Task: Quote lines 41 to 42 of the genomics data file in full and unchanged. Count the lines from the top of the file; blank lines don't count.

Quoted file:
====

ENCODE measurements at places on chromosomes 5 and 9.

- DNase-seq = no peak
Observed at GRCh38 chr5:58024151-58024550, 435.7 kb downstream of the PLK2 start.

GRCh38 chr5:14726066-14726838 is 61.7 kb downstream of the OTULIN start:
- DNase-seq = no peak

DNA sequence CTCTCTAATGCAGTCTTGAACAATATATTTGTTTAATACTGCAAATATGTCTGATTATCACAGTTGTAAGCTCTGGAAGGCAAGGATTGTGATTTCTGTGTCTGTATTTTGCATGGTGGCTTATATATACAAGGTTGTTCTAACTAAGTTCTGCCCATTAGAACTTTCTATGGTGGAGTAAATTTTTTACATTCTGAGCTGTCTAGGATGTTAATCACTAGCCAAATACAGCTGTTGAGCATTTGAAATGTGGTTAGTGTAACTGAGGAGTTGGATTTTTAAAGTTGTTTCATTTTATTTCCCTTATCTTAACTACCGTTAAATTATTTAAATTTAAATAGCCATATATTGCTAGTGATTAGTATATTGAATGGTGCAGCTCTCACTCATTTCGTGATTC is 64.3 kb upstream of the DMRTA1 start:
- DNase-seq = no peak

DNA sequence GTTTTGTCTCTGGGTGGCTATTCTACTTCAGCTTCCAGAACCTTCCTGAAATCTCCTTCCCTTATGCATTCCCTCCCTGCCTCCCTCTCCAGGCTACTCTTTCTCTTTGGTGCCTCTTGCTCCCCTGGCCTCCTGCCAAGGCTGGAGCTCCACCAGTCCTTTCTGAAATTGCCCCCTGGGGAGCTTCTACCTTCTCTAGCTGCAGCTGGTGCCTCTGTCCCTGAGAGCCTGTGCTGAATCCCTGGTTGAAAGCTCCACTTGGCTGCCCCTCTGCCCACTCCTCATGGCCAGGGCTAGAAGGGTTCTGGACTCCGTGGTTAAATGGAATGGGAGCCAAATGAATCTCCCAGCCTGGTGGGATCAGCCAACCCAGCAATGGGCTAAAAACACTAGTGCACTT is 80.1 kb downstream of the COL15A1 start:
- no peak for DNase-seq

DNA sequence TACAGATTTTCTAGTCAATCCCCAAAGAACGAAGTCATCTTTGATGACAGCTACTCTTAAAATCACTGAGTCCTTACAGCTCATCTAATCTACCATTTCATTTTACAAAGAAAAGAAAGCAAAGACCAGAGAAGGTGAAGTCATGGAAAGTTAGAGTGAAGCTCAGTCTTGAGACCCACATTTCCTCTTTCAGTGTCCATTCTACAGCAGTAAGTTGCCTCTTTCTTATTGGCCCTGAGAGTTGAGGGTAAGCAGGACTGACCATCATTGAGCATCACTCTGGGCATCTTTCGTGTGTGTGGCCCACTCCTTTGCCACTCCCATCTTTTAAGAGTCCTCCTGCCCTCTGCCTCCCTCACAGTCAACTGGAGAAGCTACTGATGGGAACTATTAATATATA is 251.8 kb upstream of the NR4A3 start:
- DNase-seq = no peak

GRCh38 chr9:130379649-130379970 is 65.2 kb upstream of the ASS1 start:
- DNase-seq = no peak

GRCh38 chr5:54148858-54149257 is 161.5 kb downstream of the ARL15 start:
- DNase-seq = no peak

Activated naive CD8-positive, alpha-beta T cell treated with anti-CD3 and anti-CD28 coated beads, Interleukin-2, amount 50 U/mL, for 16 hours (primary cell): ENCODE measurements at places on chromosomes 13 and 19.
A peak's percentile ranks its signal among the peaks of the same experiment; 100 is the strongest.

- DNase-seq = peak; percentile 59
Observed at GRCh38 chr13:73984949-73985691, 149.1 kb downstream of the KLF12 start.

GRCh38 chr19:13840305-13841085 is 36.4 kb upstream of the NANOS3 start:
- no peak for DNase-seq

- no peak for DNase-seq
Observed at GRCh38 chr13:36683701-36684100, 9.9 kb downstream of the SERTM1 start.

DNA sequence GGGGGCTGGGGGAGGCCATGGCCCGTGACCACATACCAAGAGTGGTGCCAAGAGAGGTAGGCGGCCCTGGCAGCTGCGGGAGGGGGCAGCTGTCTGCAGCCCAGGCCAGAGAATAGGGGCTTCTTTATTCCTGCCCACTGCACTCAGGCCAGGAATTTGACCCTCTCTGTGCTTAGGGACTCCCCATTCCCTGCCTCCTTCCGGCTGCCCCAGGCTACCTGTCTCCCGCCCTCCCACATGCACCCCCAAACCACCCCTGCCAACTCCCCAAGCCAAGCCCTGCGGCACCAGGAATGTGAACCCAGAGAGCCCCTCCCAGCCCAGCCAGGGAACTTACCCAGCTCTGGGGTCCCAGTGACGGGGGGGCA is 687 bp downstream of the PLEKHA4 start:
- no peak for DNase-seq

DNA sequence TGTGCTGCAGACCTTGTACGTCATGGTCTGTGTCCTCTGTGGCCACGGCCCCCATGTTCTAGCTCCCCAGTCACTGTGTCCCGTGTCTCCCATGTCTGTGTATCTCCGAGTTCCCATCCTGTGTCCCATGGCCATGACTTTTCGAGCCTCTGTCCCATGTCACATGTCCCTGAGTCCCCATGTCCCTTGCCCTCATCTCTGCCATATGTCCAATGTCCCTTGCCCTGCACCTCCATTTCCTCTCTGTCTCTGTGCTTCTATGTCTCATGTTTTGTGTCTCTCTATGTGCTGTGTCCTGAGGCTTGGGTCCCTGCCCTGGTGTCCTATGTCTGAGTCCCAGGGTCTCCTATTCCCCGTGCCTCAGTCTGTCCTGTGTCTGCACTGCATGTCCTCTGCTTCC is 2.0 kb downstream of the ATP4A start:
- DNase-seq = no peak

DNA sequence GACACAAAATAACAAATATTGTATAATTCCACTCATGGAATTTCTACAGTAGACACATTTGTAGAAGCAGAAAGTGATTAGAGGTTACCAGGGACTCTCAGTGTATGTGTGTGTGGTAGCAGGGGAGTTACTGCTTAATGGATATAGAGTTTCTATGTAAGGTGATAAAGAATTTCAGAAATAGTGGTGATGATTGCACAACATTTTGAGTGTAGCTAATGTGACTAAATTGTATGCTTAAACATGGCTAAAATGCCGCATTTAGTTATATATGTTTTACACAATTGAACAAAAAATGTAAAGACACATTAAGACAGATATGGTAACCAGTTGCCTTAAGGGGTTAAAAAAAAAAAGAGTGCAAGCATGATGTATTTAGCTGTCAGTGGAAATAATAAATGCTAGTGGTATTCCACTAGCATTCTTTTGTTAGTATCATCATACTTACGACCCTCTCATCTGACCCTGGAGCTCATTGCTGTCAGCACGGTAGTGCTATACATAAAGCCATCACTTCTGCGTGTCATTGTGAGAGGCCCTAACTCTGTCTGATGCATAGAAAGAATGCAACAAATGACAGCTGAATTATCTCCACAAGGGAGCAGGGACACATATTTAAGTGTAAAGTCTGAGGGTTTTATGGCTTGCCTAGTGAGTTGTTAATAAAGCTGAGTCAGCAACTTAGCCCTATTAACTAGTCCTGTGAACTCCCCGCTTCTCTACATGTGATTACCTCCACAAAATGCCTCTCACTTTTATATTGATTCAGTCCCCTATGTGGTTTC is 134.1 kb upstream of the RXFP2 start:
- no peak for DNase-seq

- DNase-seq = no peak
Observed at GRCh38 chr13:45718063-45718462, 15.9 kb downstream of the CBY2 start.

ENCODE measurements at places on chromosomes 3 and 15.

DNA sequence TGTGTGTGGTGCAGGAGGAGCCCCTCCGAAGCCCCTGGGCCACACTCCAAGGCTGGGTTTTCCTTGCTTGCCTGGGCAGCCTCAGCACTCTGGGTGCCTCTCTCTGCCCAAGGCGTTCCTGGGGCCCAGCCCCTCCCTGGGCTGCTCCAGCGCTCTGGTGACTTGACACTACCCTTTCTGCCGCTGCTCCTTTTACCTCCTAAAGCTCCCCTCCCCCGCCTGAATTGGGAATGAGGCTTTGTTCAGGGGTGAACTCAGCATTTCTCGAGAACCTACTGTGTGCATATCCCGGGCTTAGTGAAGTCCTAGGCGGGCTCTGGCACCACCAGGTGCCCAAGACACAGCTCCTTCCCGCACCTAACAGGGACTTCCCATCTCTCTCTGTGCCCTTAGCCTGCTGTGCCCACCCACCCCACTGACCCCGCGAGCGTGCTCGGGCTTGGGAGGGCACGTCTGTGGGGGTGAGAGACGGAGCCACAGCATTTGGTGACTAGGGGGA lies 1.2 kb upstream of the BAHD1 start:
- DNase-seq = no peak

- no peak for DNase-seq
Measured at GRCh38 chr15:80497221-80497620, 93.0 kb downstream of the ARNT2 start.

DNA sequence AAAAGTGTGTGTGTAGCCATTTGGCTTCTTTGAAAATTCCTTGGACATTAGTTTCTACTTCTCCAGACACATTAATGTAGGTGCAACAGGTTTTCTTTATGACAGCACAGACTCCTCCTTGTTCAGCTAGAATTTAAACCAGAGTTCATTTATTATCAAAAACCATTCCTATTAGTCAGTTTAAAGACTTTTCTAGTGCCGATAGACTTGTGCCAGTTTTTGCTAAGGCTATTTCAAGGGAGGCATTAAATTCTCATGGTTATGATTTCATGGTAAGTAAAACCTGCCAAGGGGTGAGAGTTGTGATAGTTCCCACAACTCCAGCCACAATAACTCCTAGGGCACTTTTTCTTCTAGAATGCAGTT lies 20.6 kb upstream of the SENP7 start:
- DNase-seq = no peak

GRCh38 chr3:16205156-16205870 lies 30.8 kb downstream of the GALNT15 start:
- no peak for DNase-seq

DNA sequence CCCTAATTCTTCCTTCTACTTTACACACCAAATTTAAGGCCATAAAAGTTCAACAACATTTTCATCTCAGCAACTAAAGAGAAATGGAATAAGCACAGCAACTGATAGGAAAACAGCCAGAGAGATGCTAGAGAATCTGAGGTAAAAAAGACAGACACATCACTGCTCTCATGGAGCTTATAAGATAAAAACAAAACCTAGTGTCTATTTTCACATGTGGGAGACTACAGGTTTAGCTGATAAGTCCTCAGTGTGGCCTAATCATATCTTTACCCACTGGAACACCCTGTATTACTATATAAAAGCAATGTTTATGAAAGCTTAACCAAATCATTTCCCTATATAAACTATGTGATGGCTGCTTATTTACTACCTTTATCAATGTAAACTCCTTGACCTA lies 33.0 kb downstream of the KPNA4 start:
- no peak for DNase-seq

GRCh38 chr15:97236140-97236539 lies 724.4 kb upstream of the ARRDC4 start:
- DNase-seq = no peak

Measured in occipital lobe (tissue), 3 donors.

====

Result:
DNA sequence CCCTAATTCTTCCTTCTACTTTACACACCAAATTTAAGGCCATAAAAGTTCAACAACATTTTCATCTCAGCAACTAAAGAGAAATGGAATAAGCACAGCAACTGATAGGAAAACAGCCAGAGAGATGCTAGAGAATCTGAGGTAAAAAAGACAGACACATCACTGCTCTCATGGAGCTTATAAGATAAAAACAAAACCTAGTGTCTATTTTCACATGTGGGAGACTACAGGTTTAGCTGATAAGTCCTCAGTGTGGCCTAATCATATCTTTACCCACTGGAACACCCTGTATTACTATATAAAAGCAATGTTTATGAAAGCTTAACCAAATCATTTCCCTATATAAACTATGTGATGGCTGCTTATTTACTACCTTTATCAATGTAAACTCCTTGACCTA lies 33.0 kb downstream of the KPNA4 start:
- no peak for DNase-seq